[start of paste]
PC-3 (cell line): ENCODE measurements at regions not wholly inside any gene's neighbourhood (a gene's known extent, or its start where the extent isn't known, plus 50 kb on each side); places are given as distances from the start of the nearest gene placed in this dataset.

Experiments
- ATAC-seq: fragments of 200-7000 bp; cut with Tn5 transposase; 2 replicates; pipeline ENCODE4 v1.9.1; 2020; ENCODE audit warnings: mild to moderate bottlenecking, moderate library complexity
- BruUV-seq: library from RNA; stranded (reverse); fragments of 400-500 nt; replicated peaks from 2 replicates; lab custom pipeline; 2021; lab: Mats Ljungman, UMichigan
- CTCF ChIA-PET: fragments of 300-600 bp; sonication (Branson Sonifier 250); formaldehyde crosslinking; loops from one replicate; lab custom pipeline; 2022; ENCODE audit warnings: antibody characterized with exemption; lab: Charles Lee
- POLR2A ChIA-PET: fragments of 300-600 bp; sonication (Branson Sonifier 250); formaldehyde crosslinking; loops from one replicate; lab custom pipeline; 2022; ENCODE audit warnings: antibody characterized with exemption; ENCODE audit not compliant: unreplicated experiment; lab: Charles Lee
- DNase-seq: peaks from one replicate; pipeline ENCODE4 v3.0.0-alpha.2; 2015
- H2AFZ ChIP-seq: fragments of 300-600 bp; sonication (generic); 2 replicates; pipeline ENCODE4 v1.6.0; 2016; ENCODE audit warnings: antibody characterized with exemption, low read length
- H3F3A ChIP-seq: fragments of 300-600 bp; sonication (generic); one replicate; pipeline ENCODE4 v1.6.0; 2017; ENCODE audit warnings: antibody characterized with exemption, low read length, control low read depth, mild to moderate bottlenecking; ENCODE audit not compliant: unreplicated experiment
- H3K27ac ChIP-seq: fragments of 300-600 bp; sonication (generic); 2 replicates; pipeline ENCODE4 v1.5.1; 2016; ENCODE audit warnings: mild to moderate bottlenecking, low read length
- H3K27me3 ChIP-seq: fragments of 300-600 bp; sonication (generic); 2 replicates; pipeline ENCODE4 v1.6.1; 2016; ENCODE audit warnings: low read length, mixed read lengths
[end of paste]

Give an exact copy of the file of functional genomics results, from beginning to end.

PC-3 (cell line): ENCODE measurements at regions not wholly inside any gene's neighbourhood (a gene's known extent, or its start where the extent isn't known, plus 50 kb on each side); places are given as distances from the start of the nearest gene placed in this dataset.

Experiments
- ATAC-seq: fragments of 200-7000 bp; cut with Tn5 transposase; 2 replicates; pipeline ENCODE4 v1.9.1; 2020; ENCODE audit warnings: mild to moderate bottlenecking, moderate library complexity
- BruUV-seq: library from RNA; stranded (reverse); fragments of 400-500 nt; replicated peaks from 2 replicates; lab custom pipeline; 2021; lab: Mats Ljungman, UMichigan
- CTCF ChIA-PET: fragments of 300-600 bp; sonication (Branson Sonifier 250); formaldehyde crosslinking; loops from one replicate; lab custom pipeline; 2022; ENCODE audit warnings: antibody characterized with exemption; lab: Charles Lee
- POLR2A ChIA-PET: fragments of 300-600 bp; sonication (Branson Sonifier 250); formaldehyde crosslinking; loops from one replicate; lab custom pipeline; 2022; ENCODE audit warnings: antibody characterized with exemption; ENCODE audit not compliant: unreplicated experiment; lab: Charles Lee
- DNase-seq: peaks from one replicate; pipeline ENCODE4 v3.0.0-alpha.2; 2015
- H2AFZ ChIP-seq: fragments of 300-600 bp; sonication (generic); 2 replicates; pipeline ENCODE4 v1.6.0; 2016; ENCODE audit warnings: antibody characterized with exemption, low read length
- H3F3A ChIP-seq: fragments of 300-600 bp; sonication (generic); one replicate; pipeline ENCODE4 v1.6.0; 2017; ENCODE audit warnings: antibody characterized with exemption, low read length, control low read depth, mild to moderate bottlenecking; ENCODE audit not compliant: unreplicated experiment
- H3K27ac ChIP-seq: fragments of 300-600 bp; sonication (generic); 2 replicates; pipeline ENCODE4 v1.5.1; 2016; ENCODE audit warnings: mild to moderate bottlenecking, low read length
- H3K27me3 ChIP-seq: fragments of 300-600 bp; sonication (generic); 2 replicates; pipeline ENCODE4 v1.6.1; 2016; ENCODE audit warnings: low read length, mixed read lengths